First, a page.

Container Gardens And The Plants That Love Them

me in garden with tomatoes811

Wishful thinking, one summer in years gone by. Warm weather, monster tomato plants on our homemade tomato cages.

tomaotes-gallons

Our gallon pots that we are selling now

First, let me apologize, I fully expected to be able to continue this thread and then life got crazy! We started selling our plants much earlier than we had planned to. The Garden Expo we were camping up for was canceled due to the virus situation, and that is a third of our sales. I wish this was my “hobby” but it’s around 50% of our income so we had to scramble to figure out how we were going to overcome this serious setback. Instead of 1500 gallons, we had 3000! Thankfully, we are considered an essential business and we knew that the “new normal” would make selling a lot more difficult so we started to sell early. Everyone had been very generous and understanding. I lowered the price of my gallons by $2, they are now $8.00 and have changed the way we are getting plants to the customer. Curbside delivery, home delivery with minimum orders, appointments, social distancing, monitoring how many in a greenhouse at a time (1) husband and wife are considered as one person, if they haven’t caught it from each other at home they won’t be catching it in the greenhouse! Fun times! Apologies aside here is the long-awaited post.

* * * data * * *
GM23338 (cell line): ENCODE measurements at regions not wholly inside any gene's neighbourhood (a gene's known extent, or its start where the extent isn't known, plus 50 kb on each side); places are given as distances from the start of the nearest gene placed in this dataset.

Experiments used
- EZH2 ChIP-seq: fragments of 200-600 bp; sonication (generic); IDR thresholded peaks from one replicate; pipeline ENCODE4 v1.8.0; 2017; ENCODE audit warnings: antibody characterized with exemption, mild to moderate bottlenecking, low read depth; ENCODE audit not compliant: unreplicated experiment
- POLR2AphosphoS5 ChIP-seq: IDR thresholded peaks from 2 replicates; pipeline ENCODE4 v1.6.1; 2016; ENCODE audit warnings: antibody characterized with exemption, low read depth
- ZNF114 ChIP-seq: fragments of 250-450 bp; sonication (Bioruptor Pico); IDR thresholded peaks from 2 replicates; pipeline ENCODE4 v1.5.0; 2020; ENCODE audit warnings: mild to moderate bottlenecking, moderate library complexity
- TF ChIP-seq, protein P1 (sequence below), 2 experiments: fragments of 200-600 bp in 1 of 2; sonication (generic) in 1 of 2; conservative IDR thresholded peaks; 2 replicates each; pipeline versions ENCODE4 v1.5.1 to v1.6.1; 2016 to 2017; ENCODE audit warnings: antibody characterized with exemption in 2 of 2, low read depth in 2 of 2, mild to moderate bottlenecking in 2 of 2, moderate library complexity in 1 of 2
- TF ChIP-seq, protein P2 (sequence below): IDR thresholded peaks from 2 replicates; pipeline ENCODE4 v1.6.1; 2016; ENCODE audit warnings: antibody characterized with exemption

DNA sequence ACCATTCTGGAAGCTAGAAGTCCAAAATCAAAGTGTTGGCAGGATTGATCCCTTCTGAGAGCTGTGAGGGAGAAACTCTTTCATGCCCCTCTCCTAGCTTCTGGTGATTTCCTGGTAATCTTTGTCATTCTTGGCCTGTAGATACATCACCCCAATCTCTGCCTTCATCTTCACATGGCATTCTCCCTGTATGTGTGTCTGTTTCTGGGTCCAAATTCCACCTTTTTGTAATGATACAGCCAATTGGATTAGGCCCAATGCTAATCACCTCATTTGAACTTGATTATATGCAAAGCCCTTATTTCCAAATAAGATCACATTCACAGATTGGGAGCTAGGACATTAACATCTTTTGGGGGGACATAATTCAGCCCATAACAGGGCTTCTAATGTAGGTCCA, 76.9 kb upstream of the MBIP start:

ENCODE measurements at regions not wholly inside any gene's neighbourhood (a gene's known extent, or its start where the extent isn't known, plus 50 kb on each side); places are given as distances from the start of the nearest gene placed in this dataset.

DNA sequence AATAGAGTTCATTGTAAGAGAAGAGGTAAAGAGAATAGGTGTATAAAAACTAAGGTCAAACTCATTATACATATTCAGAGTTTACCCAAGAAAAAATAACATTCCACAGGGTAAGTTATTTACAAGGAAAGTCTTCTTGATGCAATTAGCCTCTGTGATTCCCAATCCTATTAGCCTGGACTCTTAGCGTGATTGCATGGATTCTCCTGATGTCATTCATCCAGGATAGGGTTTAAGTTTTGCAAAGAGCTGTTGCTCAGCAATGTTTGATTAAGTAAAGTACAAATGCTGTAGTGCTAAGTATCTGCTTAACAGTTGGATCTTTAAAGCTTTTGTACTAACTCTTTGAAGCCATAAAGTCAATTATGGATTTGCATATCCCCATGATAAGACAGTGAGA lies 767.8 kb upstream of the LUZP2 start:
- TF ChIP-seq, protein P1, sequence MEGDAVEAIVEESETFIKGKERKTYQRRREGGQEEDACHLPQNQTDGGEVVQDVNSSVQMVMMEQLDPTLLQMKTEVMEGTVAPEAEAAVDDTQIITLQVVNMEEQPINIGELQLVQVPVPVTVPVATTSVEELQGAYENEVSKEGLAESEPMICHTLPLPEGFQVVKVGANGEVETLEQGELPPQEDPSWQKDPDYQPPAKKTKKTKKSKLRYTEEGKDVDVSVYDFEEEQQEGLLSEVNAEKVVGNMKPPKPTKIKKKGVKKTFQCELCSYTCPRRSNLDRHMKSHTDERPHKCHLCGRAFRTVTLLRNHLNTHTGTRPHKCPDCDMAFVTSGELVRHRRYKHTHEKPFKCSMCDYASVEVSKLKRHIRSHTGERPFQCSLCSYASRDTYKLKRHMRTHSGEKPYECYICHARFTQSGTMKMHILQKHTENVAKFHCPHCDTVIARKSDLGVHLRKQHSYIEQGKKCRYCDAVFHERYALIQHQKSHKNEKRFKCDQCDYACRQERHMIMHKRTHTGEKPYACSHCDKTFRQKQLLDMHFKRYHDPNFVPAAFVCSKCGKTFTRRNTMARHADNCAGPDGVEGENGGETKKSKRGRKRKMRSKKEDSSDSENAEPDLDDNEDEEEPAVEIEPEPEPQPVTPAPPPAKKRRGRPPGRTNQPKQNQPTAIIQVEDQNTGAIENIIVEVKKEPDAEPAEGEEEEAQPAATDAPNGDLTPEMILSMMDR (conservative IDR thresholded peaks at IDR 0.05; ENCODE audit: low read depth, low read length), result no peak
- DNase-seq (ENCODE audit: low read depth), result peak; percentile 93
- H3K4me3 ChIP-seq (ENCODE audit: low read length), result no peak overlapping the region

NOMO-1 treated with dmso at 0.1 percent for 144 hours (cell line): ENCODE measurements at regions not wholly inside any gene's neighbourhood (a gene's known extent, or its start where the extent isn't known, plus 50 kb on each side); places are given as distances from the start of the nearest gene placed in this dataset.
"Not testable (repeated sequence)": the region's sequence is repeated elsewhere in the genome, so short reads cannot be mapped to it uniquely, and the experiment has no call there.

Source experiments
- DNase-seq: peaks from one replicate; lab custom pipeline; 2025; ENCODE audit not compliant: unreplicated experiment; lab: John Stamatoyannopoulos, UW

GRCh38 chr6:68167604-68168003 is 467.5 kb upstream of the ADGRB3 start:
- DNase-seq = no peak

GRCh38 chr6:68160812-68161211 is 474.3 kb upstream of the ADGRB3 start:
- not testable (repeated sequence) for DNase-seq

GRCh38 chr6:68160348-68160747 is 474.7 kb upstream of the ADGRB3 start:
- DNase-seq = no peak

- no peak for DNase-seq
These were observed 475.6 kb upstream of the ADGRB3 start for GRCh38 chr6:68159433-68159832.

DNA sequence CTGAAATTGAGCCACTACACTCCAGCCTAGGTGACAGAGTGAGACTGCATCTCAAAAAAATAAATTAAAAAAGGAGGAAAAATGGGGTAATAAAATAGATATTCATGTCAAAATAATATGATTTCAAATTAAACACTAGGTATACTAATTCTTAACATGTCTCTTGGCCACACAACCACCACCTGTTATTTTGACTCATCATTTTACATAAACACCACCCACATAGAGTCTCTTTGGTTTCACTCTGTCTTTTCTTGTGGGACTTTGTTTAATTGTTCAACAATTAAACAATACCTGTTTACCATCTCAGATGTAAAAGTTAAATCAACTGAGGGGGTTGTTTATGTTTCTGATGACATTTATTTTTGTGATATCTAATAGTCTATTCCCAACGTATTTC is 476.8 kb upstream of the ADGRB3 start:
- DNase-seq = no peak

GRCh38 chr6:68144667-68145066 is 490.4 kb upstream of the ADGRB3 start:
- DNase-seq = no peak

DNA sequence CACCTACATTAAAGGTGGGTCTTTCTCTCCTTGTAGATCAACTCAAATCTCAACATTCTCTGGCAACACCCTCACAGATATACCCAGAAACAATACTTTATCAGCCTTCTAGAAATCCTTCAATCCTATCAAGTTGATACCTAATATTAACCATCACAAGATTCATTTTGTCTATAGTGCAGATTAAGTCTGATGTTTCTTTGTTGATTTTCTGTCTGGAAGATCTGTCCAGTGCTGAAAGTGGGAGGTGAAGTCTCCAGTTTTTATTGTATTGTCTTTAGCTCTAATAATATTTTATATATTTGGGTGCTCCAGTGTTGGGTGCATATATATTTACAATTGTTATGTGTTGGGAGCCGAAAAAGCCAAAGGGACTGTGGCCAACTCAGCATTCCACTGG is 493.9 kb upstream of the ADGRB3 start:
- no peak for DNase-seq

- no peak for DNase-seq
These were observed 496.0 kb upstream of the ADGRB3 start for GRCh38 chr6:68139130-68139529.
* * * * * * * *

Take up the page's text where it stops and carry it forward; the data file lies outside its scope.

mixed flowers21

Cute little guy with impatiens. For a shade garden, small soil cavity so better for a shade garden where it won’t dry out as fast.

So far we have discussed basic tips on raised bed gardening, in-ground gardening and edible landscaping which simply means including vegetable plants in your decorative gardens. I am a big believer in container gardening, for vegetables, for flowers, and for both mixed together. Edible container gardens don’t need to be boring or plain or merely functional. In container gardens, there is a design principle that most of us learn, thrillers, fillers, and spoilers.

containers and bed12

For a shade garden – wax begonias, impatiens and alyssum in a “flower bed”

Thrillers are your focus plant. It is the dracaena spike, coleus, begonia, ornamental grasses anything that is a big, eye-catching focal point. In an edible container garden, it would be your tomato plant, cucumber vine, lettuce etc. Can you imagine growing carrots, with their ferny, frothy foliage in the middle of a large container surrounded by flowers? Sweet.

krainiy-sever--3-6-22-17

Krainy Sever, a dwarf tomato with petunias and lobelia

Fillers are mid-size, mounding or rounded plants that surround your focal plant. You can use it to complement or contrast the colors of the focal plant. If it is a dappled shade garden, wax begonias, gazania, ageratum, impatiens would be good choices. Petunias, mounding lobelia, alyssum, ivy geraniums, nasturtiums, and million bells, are all good choices for plants in containers in the sun.

pansies in pots58

Pansies and alyssum as a fluffy white skirt in a coffee pot

Spillers are plants that tumble over the sides of the container, softening the edges and providing more color. Bacopa, petunias, alyssum, trailing lobelia, sweet potato vine, ivy, are good choices.

salad bowl pictures - 2

Salad Bowls – various lettuces in colanders with alyssum and lobelia

Light, Temperature, Nutrition